## How do I set the tolerance in scipy.optimize.minimize()?

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I am using scipy.optimize.minimize to solve for an efficient portfolio.

With the default settings I am frequently running into "BaseException: Positive directional derivative for linesearch" errors for when using certain inputs. I noticed if I set the tolerance high enough, the problem becomes less but doesn't go away. Any advice?

import numpy as np import pandas as pd import scipy.optimize def fx(TOLERANCE): #TOLERANCE = 1.5 def solve_weights(R, C, rf, b_): def port_mean_var(W,R,C): return sum(R*W), np.dot(np.dot(W, C), W) def fitness(W, R, C, rf): mean, var = port_mean_var(W, R, C) # calculate mean/variance of the portfolio util = (mean - rf) / np.sqrt(var) # utility = Sharpe ratio return 1/util # maximize the utility, minimize its inverse value n = len(R) W = np.ones([n])/n # start optimization with equal weights #b_ = [(0.,1.) for i in range(n)] # weights for boundaries between 0%..100%. No leverage, no shorting c_ = ({'type':'eq', 'fun': lambda W: sum(W)-1. }) # Sum of weights must be 100% optimized = scipy.optimize.minimize(fitness, W, (R, C, rf), method='SLSQP', constraints=c_, bounds=b_, tol=TOLERANCE) if not optimized.success: raise BaseException(optimized.message) return optimized.x def mean_var_opt2(ret_df, upper_bounds=None): R = (ret_df.mean(0)*252).values C = (ret_df.cov()*252).values rf = 0.0 if upper_bounds == None: upper_bounds = pd.Series(1.0,index=ret_df.columns) b_ = [(0.0,float(num)) for num in upper_bounds] wgts = solve_weights(R, C, rf, b_) return pd.Series(wgts, index=ret_df.columns) np.random.seed(45) rets = [] for i in range(10000): rets.append(pd.DataFrame(np.random.randn(100,4)/100.0)) try: for i in range(10000): mean_var_opt2(rets[i]) except BaseException as e: print e finally: print "Tolerance: %s, iter: %s" % (TOLERANCE,i) for k in [0.001, 0.01, 0.025, 0.05, 0.1, 0.5, 1.0, 5.0, 50.0, 500.0]: fx(k) Positive directional derivative for linesearch Tolerance: 0.001, iter: 0 Positive directional derivative for linesearch Tolerance: 0.01, iter: 30 Positive directional derivative for linesearch Tolerance: 0.025, iter: 77 Inequality constraints incompatible Tolerance: 0.05, iter: 212 Positive directional derivative for linesearch Tolerance: 0.1, iter: 444 Positive directional derivative for linesearch Tolerance: 0.5, iter: 444 Positive directional derivative for linesearch Tolerance: 1.0, iter: 1026 Positive directional derivative for linesearch Tolerance: 5.0, iter: 1026 Positive directional derivative for linesearch Tolerance: 50.0, iter: 1026 Positive directional derivative for linesearch Tolerance: 500.0, iter: 1026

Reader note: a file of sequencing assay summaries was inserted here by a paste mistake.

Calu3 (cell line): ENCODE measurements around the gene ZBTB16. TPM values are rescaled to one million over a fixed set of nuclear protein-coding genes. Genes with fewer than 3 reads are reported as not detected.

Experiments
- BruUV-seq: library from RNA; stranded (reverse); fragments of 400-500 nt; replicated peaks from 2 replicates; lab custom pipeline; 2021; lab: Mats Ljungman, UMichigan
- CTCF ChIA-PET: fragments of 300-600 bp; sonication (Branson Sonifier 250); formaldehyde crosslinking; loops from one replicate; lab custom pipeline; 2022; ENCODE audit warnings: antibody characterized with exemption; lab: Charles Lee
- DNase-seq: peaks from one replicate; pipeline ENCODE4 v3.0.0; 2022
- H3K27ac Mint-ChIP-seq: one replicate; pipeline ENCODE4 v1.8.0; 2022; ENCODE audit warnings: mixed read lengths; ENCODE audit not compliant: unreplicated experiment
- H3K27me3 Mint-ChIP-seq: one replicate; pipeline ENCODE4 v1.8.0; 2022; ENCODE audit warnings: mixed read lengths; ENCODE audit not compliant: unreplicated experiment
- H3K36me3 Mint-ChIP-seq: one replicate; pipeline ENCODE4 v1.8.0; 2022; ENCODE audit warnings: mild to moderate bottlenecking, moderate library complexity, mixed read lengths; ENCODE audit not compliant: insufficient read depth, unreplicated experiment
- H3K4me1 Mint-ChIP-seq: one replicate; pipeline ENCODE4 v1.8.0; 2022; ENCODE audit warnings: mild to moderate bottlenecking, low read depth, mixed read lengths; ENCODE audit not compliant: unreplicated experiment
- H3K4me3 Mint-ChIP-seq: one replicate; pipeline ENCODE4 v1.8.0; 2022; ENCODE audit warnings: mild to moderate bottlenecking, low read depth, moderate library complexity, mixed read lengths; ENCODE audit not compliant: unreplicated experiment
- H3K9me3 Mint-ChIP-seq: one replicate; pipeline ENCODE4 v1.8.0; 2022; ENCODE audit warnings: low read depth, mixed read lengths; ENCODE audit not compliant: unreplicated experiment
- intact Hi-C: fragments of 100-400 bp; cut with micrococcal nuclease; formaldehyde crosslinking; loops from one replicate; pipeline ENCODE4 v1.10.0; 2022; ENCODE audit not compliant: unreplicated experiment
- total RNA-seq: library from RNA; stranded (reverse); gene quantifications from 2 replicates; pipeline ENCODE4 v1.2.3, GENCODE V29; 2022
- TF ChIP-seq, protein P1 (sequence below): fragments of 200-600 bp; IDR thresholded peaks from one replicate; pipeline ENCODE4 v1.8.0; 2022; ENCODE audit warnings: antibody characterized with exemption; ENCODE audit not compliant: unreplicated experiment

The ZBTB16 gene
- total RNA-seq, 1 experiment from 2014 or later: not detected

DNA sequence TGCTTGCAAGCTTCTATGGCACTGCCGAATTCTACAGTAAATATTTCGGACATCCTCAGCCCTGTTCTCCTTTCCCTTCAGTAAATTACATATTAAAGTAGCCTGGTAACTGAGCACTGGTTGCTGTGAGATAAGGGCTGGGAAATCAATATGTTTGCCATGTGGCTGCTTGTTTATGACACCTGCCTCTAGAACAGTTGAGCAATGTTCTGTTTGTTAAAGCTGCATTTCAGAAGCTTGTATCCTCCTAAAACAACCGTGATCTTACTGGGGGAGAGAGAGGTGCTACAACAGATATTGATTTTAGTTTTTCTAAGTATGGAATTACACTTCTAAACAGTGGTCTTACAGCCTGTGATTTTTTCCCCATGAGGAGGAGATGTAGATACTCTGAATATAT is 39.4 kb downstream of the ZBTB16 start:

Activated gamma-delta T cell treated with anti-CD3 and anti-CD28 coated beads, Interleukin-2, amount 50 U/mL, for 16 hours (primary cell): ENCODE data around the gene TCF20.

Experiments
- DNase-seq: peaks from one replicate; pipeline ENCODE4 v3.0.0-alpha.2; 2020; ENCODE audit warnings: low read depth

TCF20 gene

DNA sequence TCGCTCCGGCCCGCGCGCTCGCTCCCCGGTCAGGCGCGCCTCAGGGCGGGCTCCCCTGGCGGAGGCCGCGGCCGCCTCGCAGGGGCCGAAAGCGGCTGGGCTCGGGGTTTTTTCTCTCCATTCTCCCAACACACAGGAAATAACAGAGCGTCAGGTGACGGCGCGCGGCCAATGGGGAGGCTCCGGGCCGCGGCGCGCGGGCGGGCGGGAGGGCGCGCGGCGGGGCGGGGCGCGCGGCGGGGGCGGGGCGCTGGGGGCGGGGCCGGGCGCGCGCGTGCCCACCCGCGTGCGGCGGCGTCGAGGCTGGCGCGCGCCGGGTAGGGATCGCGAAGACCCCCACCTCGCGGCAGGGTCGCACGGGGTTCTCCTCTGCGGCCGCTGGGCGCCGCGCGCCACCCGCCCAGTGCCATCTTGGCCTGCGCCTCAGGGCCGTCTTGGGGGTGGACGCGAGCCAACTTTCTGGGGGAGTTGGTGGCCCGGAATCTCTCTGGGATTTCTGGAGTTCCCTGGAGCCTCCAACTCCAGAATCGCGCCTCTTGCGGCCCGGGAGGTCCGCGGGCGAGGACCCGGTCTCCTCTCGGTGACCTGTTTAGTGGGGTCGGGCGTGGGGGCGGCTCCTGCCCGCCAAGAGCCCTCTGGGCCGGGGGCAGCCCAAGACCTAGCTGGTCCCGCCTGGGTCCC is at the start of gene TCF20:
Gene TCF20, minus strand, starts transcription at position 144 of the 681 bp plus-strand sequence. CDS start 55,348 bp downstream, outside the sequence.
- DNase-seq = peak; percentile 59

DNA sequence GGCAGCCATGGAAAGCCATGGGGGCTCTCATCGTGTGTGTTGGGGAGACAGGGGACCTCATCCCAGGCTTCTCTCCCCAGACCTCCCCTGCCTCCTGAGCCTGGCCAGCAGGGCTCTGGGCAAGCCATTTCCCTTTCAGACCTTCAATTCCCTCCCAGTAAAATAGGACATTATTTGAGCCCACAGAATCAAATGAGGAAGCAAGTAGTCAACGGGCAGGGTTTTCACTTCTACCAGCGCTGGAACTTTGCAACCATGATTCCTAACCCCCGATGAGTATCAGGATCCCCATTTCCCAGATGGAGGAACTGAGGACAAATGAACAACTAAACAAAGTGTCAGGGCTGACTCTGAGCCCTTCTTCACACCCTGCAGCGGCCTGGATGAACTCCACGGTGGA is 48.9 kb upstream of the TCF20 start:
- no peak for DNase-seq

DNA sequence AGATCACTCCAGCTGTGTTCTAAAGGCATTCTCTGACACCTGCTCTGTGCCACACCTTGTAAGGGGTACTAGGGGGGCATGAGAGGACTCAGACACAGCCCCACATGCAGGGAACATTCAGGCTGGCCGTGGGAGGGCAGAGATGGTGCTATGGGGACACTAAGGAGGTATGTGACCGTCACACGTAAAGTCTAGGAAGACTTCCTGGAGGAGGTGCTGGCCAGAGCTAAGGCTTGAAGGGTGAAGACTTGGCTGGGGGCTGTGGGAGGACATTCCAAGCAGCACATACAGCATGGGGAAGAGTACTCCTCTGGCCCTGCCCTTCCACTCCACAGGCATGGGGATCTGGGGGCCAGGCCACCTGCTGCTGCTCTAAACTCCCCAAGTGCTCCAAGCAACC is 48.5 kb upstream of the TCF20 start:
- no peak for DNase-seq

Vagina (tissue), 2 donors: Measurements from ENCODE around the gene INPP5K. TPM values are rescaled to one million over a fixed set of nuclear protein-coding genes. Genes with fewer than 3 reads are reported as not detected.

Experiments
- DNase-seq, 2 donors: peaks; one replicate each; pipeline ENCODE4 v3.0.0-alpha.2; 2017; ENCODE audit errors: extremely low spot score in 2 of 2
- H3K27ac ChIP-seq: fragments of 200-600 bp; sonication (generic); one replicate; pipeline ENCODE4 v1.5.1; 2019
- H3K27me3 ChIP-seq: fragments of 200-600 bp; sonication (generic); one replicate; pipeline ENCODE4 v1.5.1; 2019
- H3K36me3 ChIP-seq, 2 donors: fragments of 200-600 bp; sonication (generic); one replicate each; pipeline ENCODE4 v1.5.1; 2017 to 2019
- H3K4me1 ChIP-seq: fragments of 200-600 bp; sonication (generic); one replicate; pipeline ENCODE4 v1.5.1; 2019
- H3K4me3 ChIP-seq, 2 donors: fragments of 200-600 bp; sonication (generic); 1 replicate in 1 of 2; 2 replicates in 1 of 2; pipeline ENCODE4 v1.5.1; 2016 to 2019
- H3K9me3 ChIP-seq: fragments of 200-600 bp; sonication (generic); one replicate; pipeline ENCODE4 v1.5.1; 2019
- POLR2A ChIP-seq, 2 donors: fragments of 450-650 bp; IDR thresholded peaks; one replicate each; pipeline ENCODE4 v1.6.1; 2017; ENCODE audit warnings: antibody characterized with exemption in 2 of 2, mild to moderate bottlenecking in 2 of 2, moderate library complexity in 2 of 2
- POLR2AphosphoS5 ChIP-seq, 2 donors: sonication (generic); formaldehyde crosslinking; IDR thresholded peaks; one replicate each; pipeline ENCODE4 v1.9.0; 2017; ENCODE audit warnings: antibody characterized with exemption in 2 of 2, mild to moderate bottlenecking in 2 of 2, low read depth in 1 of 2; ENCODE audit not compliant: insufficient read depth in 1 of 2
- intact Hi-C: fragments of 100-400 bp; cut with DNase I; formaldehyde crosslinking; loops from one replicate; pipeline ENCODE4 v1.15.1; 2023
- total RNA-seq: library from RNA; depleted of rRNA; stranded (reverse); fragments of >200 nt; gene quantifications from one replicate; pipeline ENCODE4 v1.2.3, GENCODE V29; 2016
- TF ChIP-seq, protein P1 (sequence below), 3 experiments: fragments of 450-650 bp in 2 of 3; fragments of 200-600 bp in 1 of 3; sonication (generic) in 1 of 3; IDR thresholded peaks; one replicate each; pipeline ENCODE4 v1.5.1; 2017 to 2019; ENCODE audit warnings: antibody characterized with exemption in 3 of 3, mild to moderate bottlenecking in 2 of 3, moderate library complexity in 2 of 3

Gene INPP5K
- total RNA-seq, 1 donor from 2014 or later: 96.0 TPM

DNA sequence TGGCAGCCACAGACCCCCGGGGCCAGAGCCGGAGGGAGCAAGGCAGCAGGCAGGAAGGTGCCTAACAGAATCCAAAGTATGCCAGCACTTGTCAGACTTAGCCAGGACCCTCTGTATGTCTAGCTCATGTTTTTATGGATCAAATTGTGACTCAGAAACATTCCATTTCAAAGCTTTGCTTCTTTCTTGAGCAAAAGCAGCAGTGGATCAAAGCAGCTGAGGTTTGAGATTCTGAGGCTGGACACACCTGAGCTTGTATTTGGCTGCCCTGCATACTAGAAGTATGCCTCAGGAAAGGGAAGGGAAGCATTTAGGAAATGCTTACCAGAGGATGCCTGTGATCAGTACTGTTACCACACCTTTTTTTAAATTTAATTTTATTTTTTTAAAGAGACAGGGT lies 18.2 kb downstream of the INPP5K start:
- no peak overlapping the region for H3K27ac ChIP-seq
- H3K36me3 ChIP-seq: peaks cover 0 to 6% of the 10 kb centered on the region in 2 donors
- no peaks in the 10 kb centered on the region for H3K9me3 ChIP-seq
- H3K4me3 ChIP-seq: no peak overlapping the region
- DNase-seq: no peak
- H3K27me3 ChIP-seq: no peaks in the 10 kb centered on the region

**python,** Tuning the tolerance until it doesn't crash is a very weak solution, a small change on your data or function, and you are bound to crash. See here what does your Minimization of scalar function of one or more variables. The objective function to be minimized. where x is an 1-D array with shape (n,) and args is a tuple of the fixed parameters needed to completely specify the function. Array of real elements of size (n,), where ‘n’ is the number of independent variables.

`SLSQP`

requires the cost function to be twice derivable, and it may fail hard if that condition is not met. No amount of tolerance increase will help you unless it's so large that you'll always get the initial solution.